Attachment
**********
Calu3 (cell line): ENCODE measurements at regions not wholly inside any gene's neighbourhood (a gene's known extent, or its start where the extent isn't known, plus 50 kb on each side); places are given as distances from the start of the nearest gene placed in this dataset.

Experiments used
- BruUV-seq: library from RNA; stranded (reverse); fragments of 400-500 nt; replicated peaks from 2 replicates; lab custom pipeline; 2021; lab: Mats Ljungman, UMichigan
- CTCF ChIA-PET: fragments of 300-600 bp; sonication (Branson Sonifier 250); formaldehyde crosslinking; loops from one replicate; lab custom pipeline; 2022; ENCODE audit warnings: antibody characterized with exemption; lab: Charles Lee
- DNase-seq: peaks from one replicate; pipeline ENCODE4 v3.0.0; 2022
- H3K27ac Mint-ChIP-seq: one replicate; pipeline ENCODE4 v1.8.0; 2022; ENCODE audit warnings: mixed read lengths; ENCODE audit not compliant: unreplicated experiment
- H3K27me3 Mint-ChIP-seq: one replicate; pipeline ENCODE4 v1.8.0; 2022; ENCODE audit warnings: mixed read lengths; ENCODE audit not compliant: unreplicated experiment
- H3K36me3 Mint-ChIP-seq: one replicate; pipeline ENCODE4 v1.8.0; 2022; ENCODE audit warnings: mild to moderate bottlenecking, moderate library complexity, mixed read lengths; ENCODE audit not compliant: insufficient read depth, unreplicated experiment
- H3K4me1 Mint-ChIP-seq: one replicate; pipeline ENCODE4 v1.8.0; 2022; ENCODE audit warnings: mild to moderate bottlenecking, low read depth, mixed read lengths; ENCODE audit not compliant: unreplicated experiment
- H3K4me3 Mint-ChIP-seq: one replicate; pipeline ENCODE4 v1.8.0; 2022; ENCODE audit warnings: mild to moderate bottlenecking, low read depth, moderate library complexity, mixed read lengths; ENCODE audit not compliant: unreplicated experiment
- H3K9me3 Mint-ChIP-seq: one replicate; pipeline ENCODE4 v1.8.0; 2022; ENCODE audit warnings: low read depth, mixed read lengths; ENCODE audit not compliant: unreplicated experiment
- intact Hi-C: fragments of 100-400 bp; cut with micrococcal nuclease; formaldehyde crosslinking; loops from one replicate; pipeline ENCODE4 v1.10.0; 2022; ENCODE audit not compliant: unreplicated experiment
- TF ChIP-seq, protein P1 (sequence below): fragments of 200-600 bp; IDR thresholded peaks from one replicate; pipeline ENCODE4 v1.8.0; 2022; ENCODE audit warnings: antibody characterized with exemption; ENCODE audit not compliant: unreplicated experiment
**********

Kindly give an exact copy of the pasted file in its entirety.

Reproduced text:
Calu3 (cell line): ENCODE measurements at regions not wholly inside any gene's neighbourhood (a gene's known extent, or its start where the extent isn't known, plus 50 kb on each side); places are given as distances from the start of the nearest gene placed in this dataset.

Experiments used
- BruUV-seq: library from RNA; stranded (reverse); fragments of 400-500 nt; replicated peaks from 2 replicates; lab custom pipeline; 2021; lab: Mats Ljungman, UMichigan
- CTCF ChIA-PET: fragments of 300-600 bp; sonication (Branson Sonifier 250); formaldehyde crosslinking; loops from one replicate; lab custom pipeline; 2022; ENCODE audit warnings: antibody characterized with exemption; lab: Charles Lee
- DNase-seq: peaks from one replicate; pipeline ENCODE4 v3.0.0; 2022
- H3K27ac Mint-ChIP-seq: one replicate; pipeline ENCODE4 v1.8.0; 2022; ENCODE audit warnings: mixed read lengths; ENCODE audit not compliant: unreplicated experiment
- H3K27me3 Mint-ChIP-seq: one replicate; pipeline ENCODE4 v1.8.0; 2022; ENCODE audit warnings: mixed read lengths; ENCODE audit not compliant: unreplicated experiment
- H3K36me3 Mint-ChIP-seq: one replicate; pipeline ENCODE4 v1.8.0; 2022; ENCODE audit warnings: mild to moderate bottlenecking, moderate library complexity, mixed read lengths; ENCODE audit not compliant: insufficient read depth, unreplicated experiment
- H3K4me1 Mint-ChIP-seq: one replicate; pipeline ENCODE4 v1.8.0; 2022; ENCODE audit warnings: mild to moderate bottlenecking, low read depth, mixed read lengths; ENCODE audit not compliant: unreplicated experiment
- H3K4me3 Mint-ChIP-seq: one replicate; pipeline ENCODE4 v1.8.0; 2022; ENCODE audit warnings: mild to moderate bottlenecking, low read depth, moderate library complexity, mixed read lengths; ENCODE audit not compliant: unreplicated experiment
- H3K9me3 Mint-ChIP-seq: one replicate; pipeline ENCODE4 v1.8.0; 2022; ENCODE audit warnings: low read depth, mixed read lengths; ENCODE audit not compliant: unreplicated experiment
- intact Hi-C: fragments of 100-400 bp; cut with micrococcal nuclease; formaldehyde crosslinking; loops from one replicate; pipeline ENCODE4 v1.10.0; 2022; ENCODE audit not compliant: unreplicated experiment
- TF ChIP-seq, protein P1 (sequence below): fragments of 200-600 bp; IDR thresholded peaks from one replicate; pipeline ENCODE4 v1.8.0; 2022; ENCODE audit warnings: antibody characterized with exemption; ENCODE audit not compliant: unreplicated experiment